Palm Sunday some years back in Atlanta, I don’t remember which. But we are doing our thing—having our annual dramatic reading of the passion story, and it is going particularly well this year. We practiced hard and it shows. The narrator is great. Jesus knows his lines. And then the part comes when Pilate says what he says every year. What do you want me to do with this man? This is the signal for the whole congregation to get in on the action. And the crowd yells, CRUCIFY HIM! CRUCIFY HIM! Bloodcurdling effect. Very satisfactory.
And while the crowd’s pretended rage is still ringing in our ears, from about two-thirds back in the pews, comes a woman’s voice bellowing. NO. NO. NO. Not my Boy. No. Don’t. Not my Boy. And then sobs throbbing through the air to break your heart.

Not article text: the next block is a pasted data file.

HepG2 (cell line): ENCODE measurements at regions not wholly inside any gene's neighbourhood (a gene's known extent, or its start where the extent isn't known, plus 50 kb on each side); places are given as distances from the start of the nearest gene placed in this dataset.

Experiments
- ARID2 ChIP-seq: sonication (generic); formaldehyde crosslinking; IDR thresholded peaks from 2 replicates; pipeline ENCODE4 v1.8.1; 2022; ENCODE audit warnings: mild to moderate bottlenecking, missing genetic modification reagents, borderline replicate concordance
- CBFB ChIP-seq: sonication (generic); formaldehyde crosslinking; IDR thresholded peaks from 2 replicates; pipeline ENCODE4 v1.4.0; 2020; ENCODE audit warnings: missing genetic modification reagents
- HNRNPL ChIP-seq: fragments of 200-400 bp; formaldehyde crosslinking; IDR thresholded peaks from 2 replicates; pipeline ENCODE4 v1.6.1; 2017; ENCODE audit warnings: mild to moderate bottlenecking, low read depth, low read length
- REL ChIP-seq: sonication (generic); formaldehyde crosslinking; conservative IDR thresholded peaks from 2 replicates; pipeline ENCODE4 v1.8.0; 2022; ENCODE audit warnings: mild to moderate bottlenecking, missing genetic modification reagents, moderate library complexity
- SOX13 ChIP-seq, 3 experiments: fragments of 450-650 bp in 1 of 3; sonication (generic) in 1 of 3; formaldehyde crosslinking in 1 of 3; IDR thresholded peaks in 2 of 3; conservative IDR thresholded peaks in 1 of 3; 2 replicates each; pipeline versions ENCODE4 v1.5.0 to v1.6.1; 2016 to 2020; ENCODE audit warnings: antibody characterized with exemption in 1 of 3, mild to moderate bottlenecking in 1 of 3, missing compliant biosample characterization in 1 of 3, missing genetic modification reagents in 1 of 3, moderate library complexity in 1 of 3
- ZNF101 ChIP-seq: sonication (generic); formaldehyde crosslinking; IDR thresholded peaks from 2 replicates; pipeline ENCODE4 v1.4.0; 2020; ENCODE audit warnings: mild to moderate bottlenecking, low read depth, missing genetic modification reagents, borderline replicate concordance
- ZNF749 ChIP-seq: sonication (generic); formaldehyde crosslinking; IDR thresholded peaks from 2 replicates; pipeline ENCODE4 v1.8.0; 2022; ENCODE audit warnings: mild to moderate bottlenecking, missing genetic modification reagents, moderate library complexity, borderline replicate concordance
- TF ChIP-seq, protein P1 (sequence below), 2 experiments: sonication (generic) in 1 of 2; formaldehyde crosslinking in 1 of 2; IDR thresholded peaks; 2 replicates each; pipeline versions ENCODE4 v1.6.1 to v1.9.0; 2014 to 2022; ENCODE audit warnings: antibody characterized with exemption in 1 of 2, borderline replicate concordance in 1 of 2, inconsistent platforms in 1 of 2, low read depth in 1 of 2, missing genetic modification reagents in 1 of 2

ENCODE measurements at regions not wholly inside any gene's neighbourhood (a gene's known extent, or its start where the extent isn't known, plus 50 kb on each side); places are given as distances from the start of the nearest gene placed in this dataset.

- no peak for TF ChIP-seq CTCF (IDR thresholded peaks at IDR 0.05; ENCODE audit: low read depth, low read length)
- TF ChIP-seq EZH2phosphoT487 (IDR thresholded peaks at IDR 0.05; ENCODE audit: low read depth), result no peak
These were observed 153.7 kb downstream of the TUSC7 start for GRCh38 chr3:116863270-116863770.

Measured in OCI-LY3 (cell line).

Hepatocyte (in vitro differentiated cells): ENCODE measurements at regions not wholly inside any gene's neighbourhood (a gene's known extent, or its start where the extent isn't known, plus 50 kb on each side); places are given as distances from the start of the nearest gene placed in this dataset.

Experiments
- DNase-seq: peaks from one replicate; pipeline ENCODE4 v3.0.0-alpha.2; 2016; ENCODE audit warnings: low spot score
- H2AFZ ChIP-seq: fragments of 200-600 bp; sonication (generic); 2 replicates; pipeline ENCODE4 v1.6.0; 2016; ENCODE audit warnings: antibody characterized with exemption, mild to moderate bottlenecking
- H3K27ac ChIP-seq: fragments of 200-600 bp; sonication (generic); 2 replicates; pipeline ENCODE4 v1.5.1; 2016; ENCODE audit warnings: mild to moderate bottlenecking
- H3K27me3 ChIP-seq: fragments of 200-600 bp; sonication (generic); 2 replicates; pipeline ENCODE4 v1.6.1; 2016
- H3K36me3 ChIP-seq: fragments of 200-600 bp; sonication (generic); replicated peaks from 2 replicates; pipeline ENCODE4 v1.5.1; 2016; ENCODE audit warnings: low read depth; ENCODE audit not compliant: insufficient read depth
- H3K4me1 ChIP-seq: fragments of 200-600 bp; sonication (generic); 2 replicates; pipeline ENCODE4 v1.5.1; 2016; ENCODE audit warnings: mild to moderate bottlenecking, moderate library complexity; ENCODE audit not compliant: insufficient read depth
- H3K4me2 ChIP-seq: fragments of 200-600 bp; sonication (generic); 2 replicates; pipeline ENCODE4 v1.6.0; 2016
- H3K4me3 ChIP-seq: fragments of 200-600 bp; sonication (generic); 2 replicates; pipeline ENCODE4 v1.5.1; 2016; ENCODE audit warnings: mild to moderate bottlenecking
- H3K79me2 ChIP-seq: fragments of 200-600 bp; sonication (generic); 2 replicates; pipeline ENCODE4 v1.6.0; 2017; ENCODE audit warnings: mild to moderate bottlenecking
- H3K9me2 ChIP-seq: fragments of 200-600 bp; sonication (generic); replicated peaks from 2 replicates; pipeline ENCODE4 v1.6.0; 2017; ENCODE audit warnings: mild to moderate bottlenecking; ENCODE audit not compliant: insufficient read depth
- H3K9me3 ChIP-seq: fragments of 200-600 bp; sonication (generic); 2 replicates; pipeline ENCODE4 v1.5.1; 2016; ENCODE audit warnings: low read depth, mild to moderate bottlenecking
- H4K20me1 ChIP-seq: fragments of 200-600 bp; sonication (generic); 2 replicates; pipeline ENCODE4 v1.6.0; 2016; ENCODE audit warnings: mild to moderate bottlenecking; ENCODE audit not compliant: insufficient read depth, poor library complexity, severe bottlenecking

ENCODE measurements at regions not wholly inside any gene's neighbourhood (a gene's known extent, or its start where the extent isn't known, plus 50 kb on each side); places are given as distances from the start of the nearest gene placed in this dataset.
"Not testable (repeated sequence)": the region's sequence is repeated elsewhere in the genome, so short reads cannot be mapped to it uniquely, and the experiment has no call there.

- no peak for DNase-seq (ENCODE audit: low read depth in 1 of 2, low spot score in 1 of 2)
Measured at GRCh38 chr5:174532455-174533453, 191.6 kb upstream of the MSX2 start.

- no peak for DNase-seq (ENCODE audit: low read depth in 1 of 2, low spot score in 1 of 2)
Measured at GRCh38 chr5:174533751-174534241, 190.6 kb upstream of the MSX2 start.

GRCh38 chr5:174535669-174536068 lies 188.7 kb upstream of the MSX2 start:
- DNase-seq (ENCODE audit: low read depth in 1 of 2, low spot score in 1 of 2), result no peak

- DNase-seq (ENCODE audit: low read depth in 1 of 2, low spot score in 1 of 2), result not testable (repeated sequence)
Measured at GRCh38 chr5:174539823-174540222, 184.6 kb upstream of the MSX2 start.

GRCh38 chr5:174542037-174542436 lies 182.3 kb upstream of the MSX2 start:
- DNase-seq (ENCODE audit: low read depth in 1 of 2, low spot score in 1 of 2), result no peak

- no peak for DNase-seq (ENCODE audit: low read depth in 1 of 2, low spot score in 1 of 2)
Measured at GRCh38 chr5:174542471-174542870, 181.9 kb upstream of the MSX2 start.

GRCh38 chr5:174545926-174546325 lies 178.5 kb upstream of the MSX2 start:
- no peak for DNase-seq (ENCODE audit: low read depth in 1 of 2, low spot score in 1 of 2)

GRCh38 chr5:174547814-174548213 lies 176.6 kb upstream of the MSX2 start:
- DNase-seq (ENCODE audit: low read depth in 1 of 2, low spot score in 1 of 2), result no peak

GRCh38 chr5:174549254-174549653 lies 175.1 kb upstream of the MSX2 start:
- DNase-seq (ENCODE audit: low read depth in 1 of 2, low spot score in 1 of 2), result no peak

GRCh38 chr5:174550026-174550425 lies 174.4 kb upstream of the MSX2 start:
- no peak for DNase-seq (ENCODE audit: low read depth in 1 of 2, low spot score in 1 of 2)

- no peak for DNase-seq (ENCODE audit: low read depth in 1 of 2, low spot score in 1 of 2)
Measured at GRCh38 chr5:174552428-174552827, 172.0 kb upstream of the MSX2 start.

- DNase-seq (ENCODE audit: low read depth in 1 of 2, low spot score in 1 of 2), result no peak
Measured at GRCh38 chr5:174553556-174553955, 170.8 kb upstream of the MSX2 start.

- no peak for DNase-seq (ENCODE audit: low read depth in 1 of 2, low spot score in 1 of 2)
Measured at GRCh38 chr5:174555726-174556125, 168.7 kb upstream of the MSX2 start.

We are appalled, deeply appalled. What had been an audience is becoming something else. What is happening? Somehow 400 observers are transformed into a body of witnesses. I crane my neck and see that someone sitting near her comforts her. Well, thank God. They look for all the world like Mary and John lost at the foot of the cross, her head collapsed on the shoulder of her pew-mate, whose name, I remember, is actually John.
We sit in silence, all of us, for a timeless time. For what had been a well-done scripted and rehearsed play has become anamnesis, has become Real Presence. And the veil of the temple is torn in two. She is there at the foot of the cross. Perhaps you would have diagnosed her as mentally ill or maybe drunk—but she is there and she is our host and takes us there too.
What if we had ushered her out? What a loss. But we didn’t and she was peculiar and beautiful and rich with gifts to give and plugged into the power like I’ve never seen before. Where else would such a woman belong on Palm Sunday during the Passion of Our Lord but in the Body of Christ?
From “Behold Your Mother” in Alive and Loose in the Ordinary: Stories of the Incarnation by Martha Sterne. © 2006. Used by permission of Morehouse Publishing, Harrisburg, Pennsylvania. www.morehousepublishing.com.